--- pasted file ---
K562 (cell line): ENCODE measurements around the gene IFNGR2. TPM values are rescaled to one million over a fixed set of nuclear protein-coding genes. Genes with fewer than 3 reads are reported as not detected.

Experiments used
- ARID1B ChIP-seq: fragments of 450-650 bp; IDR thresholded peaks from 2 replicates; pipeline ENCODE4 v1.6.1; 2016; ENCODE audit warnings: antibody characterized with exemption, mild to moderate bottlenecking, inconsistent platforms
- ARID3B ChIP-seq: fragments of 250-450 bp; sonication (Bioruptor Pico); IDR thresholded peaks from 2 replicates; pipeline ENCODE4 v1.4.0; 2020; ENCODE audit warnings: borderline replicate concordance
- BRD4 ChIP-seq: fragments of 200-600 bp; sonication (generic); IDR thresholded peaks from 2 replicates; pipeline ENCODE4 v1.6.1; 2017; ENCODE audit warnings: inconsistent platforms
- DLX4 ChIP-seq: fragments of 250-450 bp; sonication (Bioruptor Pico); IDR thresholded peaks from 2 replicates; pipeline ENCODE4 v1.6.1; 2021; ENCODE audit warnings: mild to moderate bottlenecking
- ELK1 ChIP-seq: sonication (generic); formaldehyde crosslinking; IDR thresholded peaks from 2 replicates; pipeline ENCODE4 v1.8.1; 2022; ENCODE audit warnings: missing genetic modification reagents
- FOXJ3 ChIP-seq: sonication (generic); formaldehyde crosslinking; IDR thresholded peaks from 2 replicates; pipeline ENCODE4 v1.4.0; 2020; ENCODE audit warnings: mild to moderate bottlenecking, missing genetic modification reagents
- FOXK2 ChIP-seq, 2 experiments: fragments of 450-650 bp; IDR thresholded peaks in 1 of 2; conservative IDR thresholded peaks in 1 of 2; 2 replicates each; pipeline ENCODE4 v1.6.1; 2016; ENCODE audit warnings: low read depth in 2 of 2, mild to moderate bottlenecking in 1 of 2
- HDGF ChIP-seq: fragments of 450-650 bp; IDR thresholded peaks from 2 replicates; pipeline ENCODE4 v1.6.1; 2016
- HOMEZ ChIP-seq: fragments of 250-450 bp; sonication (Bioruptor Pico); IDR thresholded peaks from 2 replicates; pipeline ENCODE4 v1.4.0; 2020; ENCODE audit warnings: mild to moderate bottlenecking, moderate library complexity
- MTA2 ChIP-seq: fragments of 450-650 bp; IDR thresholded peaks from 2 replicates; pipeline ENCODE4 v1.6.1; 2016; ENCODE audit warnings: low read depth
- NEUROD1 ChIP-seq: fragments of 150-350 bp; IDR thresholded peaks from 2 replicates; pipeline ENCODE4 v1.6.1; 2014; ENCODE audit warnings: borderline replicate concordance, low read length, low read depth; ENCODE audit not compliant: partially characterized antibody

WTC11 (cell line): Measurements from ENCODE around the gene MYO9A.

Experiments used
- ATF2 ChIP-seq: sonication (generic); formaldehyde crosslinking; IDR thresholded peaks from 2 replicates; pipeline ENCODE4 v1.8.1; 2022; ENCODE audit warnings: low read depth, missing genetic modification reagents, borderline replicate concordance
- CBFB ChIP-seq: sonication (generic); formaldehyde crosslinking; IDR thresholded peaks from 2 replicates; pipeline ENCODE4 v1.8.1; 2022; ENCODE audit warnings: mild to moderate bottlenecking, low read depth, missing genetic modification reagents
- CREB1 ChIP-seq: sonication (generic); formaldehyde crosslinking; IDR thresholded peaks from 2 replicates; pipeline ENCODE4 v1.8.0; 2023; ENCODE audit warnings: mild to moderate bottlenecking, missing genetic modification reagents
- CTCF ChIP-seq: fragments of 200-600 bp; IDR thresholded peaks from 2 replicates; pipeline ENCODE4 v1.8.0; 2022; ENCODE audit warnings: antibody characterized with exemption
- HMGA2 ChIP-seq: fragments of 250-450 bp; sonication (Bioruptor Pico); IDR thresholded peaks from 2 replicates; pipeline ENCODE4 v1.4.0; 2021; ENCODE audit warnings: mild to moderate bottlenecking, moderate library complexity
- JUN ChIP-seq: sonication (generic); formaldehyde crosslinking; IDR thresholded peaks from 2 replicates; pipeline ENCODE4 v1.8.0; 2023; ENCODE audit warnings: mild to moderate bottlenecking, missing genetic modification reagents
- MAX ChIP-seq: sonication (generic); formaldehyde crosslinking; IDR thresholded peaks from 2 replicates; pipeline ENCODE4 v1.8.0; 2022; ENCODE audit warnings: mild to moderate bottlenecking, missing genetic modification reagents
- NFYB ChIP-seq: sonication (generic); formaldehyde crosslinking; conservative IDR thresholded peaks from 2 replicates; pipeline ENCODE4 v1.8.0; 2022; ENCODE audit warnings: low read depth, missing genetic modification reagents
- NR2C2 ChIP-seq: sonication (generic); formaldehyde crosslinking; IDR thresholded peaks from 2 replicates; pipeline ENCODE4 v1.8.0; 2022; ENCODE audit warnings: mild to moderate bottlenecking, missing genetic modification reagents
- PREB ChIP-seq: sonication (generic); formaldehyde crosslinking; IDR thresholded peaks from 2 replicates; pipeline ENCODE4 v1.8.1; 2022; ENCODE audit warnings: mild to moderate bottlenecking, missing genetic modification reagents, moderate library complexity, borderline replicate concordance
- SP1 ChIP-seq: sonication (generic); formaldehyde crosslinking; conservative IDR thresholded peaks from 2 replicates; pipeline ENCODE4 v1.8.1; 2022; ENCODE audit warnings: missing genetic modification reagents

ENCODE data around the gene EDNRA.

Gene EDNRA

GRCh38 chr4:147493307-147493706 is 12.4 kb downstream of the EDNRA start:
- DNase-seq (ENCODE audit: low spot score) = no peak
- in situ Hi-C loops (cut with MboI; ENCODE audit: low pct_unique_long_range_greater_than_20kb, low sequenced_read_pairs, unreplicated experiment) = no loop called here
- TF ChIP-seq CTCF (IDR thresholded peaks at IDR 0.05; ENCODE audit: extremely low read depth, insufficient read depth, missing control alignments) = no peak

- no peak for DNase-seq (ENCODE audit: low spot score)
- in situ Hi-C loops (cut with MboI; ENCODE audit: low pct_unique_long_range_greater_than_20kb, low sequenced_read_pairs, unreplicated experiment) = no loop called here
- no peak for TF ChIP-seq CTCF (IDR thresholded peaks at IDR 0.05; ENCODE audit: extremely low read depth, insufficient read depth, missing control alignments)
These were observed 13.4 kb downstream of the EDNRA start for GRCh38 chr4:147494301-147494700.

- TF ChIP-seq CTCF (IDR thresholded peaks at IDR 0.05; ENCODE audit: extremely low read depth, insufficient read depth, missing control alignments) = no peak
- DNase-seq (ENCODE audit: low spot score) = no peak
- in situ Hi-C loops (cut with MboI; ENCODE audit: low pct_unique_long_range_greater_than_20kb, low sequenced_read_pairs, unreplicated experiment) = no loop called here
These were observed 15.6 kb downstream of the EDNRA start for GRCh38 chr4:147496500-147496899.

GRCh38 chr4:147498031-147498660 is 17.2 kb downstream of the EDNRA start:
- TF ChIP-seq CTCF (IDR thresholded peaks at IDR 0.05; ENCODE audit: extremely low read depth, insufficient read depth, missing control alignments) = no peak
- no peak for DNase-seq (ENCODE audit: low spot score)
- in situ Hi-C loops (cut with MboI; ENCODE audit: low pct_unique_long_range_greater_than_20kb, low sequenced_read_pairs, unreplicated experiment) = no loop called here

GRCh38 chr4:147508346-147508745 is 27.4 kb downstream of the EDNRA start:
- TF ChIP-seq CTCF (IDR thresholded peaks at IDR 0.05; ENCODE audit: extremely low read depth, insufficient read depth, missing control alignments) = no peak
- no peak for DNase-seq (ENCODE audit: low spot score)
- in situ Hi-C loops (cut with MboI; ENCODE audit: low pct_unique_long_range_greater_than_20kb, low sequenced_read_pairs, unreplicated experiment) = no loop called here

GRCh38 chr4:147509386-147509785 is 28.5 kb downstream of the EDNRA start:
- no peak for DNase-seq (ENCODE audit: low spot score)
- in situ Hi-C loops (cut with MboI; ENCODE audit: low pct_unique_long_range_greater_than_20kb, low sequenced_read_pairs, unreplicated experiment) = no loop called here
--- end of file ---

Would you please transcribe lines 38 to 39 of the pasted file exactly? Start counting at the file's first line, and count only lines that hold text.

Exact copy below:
- DNase-seq (ENCODE audit: low spot score) = no peak
- in situ Hi-C loops (cut with MboI; ENCODE audit: low pct_unique_long_range_greater_than_20kb, low sequenced_read_pairs, unreplicated experiment) = no loop called here